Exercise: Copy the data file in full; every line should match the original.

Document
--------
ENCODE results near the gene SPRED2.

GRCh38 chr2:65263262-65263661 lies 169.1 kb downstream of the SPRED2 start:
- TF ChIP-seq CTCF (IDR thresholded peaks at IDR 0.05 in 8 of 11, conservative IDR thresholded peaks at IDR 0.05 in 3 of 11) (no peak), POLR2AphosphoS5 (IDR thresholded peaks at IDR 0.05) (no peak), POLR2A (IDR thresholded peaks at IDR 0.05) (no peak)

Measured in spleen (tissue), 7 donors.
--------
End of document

ENCODE results near the gene SPRED2.

GRCh38 chr2:65263262-65263661 lies 169.1 kb downstream of the SPRED2 start:
- TF ChIP-seq CTCF (IDR thresholded peaks at IDR 0.05 in 8 of 11, conservative IDR thresholded peaks at IDR 0.05 in 3 of 11) (no peak), POLR2AphosphoS5 (IDR thresholded peaks at IDR 0.05) (no peak), POLR2A (IDR thresholded peaks at IDR 0.05) (no peak)

Measured in spleen (tissue), 7 donors.